It’s the simple things that can often mean the most, don’t you think? This past week, I decided to put up our Christmas tree and also set out our little nativity scene. Now our nativity scene is very humble indeed. Some of the figures who should be there are missing altogether, while one wise man has a broken arm. There is even an angel with only one wing! But as I set it out, there was something heart-warming about remembering the simple yet profound truth of Christmas—that Jesus Christ, the Son of God, was born into our world as a humble child in humble surroundings to a humble couple. And that humble event has changed everything.

Then one morning this week, I read the following:

For you know the grace of our Lord Jesus Christ, that though he was rich, yet for your sakes he became poor, so that you through his poverty might become rich. 2 Corinthians 8:9

It’s that love and grace of the Lord Jesus Christ that makes all the difference, isn’t it? When I come back to this basic truth, all the complexities of the world around me and the things I worry about on a daily basis seem to fade into the background. So this Christmas, may we not get carried away with all the hustle and bustle and commercialism around us. Instead, let’s remember the simple yet profound event at the centre of it all—and be so thankful.

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Jo 17I wonder if you can remember what you were afraid of most as a child. Our little grandson can become quite fearful when a certain character appears in the TV show ‘Peter Rabbit’. Whenever Mr Tod the fox turns up, Zain has been known to run and hide under the table! Now we try to reassure him and remind him how Peter Rabbit always gets away from Mr Tod—and Mr McGregor, for that matter! But Zain still takes some convincing.

I wonder what things make you fearful now you have grown up a little. Perhaps it’s heights or crowds or enclosed spaces or flying. Or perhaps it’s speaking in public, which apparently is the most common phobia adults experience. To be exposed to possible embarrassment, shame and even ridicule is just too much for many people.

My husband, who has been a minister for many years, well remembers the first time he spoke in public in his late teens. It was in the days of open air preaching and, one Sunday evening, he found himself standing on a street corner about to begin. But alas, after a few words, his mind went blank. He stumbled along until, thankfully, someone rescued him. Yet he summoned the courage to try again soon after—and, over the years, he has now given hundreds of sermons and college lectures.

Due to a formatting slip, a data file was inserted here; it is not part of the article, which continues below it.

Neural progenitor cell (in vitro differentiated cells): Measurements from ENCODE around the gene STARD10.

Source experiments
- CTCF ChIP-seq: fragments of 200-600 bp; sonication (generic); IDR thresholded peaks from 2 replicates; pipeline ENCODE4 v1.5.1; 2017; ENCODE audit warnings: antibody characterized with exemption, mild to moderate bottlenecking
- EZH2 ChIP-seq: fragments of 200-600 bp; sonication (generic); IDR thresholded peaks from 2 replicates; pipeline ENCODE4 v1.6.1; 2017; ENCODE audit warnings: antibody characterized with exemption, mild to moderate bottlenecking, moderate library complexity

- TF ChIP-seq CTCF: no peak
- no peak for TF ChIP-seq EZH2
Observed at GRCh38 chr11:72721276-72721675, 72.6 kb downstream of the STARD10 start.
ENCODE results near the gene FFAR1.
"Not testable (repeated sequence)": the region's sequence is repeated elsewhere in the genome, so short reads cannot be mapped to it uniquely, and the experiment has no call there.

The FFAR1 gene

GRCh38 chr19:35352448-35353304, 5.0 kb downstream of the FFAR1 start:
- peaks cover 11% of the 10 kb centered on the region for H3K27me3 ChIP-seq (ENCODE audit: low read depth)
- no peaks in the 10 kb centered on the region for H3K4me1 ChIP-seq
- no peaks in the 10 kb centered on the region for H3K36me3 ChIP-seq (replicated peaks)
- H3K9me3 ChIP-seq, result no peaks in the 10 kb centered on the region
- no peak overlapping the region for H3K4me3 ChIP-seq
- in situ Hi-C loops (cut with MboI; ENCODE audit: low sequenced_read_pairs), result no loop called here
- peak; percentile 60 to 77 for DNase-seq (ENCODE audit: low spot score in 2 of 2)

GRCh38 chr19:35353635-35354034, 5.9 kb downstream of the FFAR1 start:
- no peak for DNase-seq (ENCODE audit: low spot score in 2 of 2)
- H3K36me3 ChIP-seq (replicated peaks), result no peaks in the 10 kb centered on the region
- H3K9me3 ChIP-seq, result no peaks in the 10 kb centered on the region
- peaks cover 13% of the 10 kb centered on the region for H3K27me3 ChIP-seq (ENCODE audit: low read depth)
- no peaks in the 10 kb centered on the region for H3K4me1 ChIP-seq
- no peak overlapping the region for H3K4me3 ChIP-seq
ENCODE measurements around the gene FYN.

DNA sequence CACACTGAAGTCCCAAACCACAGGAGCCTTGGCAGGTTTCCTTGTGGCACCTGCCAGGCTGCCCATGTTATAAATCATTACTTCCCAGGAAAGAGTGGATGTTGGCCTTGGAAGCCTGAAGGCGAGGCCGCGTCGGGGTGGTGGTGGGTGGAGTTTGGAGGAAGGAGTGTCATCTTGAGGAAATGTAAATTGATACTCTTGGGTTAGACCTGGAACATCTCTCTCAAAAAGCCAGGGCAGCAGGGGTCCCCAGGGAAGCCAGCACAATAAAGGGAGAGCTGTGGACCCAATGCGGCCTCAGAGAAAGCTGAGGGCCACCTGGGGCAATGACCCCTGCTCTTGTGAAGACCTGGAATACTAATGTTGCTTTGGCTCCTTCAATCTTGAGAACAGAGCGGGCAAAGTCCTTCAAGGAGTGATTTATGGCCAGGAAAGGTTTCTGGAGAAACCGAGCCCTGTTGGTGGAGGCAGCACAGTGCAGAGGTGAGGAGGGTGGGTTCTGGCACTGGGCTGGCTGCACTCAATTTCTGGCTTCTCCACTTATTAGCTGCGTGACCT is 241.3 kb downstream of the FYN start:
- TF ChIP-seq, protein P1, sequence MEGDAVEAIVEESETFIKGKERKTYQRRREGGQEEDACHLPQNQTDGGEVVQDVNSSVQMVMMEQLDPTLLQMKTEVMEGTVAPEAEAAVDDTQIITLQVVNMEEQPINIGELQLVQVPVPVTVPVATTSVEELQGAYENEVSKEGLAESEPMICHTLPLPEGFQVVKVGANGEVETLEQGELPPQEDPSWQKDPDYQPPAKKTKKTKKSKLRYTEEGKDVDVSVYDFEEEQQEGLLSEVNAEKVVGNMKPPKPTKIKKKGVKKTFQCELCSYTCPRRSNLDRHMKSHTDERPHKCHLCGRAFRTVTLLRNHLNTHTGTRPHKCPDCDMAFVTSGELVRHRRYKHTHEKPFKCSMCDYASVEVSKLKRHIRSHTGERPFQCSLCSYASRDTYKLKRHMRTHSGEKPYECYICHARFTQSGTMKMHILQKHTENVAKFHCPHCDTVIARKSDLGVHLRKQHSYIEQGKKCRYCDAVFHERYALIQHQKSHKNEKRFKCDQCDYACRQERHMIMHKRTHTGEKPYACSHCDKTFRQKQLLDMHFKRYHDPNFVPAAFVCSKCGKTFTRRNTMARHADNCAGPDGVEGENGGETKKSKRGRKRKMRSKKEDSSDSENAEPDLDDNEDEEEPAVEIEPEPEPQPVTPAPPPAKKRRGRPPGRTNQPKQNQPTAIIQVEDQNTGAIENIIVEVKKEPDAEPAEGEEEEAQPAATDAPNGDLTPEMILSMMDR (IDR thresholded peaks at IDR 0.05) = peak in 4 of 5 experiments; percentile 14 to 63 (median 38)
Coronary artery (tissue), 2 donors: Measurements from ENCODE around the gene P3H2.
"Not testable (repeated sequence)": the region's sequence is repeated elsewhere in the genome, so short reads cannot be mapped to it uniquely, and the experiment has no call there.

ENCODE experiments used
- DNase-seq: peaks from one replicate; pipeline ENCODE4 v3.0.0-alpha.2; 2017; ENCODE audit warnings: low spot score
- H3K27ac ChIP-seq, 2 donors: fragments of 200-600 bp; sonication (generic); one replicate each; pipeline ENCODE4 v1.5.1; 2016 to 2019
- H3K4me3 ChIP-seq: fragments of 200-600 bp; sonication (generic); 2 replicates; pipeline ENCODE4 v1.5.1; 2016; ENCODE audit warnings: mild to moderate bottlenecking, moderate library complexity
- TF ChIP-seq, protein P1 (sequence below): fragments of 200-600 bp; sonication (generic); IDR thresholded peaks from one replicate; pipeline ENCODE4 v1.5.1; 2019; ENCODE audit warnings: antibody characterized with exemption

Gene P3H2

In recent years, I have spoken many times as well, both in local church ministry and then as an author. I love it, but this year, I gave myself a ‘semi-sabbatical’. Then, somewhat to my surprise, when asked to speak again, I found myself feeling a little fearful. Could I still do it? Would God continue to use me in this way? Would what I say be understood and well received?

Then one day, I found myself reading the account of the resurrection in Matthew 28. Here we read that when Mary Magdalene and the other Mary went to the tomb where Jesus’ body had been laid, an angel appeared in the midst of a violent earthquake and rolled the stone away. The guards were so freaked out that they ‘became like dead men’ (4). But the angel seems to have ignored them, instead addressing the two women:

Do not be afraid, for I know that you are looking for Jesus, who was crucified. He is not here; he has risen, just as he said. Come and see the place where he lay. Matthew 28:6-7

But that is not all. As the women hurried away to tell the disciples, suddenly Jesus met them as well and spoke to them:

Do not be afraid. Go and tell my brothers to go to Galilee; there they will see me. Matthew 28:10

I love how, in the midst of such a cataclysmic event, the first thing both Jesus and the angel did was to reach out and reassure the women, urging them not to be afraid. And surely that is still Jesus’ heart for us today—man, woman or child? Whatever fear battle we are facing in our lives, our powerful and loving Lord is right there with us, urging us to trust him and not be afraid. And I’m so glad of that.

The Lord is my helper; I will not be afraid. What can man do to me? Hebrews 13:6